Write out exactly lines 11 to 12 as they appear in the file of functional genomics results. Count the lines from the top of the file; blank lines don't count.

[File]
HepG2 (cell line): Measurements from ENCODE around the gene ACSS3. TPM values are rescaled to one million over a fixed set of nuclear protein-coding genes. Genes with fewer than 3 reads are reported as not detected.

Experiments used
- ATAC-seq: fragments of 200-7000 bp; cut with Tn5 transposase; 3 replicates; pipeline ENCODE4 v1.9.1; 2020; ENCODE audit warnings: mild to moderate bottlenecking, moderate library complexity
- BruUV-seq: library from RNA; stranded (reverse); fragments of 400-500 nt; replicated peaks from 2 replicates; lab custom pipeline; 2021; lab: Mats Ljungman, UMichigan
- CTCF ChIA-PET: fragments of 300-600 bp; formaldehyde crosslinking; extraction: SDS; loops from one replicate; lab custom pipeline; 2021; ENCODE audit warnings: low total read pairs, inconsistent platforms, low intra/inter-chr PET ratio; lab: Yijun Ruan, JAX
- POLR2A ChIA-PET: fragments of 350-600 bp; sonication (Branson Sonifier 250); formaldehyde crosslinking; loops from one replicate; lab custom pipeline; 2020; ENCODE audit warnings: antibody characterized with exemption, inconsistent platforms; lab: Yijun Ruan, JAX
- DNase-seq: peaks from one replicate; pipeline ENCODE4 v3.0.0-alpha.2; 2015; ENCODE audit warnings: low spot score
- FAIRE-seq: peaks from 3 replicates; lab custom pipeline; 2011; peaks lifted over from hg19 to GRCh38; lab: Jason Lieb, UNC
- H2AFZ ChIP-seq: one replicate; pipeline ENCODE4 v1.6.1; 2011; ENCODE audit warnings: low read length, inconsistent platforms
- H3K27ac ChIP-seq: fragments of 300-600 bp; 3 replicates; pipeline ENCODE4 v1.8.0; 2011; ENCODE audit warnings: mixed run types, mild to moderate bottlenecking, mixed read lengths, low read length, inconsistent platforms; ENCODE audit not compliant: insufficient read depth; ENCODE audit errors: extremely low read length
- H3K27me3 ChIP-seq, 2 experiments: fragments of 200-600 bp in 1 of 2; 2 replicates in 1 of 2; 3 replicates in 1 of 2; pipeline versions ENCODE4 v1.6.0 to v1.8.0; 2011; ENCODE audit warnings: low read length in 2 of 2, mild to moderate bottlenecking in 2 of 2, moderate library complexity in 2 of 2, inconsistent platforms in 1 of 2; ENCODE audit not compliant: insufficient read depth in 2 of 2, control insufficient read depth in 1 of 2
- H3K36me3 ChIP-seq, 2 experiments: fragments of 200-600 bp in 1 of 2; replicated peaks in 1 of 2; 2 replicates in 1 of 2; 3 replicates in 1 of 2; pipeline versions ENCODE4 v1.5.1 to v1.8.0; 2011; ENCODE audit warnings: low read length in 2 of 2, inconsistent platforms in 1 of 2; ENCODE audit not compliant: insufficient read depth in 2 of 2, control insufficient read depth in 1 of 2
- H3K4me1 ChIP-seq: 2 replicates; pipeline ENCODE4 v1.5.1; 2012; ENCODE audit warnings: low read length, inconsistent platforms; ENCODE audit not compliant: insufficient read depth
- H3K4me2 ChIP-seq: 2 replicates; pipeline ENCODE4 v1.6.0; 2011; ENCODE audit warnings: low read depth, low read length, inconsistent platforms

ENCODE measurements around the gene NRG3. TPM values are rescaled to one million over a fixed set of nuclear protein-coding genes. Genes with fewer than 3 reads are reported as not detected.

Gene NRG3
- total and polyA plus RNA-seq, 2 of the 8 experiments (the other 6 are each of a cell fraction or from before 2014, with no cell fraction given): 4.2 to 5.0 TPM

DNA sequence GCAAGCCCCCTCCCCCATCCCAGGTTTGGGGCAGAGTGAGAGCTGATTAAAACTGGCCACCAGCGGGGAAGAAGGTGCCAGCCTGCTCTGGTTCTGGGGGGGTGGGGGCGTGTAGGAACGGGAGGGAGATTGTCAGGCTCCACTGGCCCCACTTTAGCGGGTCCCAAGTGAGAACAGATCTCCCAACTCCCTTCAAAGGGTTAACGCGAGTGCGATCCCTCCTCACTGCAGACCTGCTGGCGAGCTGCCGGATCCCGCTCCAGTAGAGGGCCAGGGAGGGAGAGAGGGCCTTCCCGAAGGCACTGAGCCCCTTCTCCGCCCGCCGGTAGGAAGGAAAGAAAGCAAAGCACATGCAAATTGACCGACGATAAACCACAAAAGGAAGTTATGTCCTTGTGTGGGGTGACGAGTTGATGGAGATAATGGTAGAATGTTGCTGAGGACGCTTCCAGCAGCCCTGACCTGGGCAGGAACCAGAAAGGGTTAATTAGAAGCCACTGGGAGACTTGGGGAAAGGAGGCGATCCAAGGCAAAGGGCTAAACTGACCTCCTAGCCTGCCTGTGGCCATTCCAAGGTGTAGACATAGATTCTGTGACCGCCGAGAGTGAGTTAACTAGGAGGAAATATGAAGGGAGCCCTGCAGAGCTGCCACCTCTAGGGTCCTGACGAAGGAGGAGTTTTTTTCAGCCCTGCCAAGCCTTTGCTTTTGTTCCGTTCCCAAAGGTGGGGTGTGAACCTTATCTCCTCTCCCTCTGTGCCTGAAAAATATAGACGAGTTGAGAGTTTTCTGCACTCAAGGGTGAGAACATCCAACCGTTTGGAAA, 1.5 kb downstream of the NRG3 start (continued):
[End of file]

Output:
- H3K27me3 ChIP-seq, 2 experiments: fragments of 200-600 bp in 1 of 2; 2 replicates in 1 of 2; 3 replicates in 1 of 2; pipeline versions ENCODE4 v1.6.0 to v1.8.0; 2011; ENCODE audit warnings: low read length in 2 of 2, mild to moderate bottlenecking in 2 of 2, moderate library complexity in 2 of 2, inconsistent platforms in 1 of 2; ENCODE audit not compliant: insufficient read depth in 2 of 2, control insufficient read depth in 1 of 2
- H3K36me3 ChIP-seq, 2 experiments: fragments of 200-600 bp in 1 of 2; replicated peaks in 1 of 2; 2 replicates in 1 of 2; 3 replicates in 1 of 2; pipeline versions ENCODE4 v1.5.1 to v1.8.0; 2011; ENCODE audit warnings: low read length in 2 of 2, inconsistent platforms in 1 of 2; ENCODE audit not compliant: insufficient read depth in 2 of 2, control insufficient read depth in 1 of 2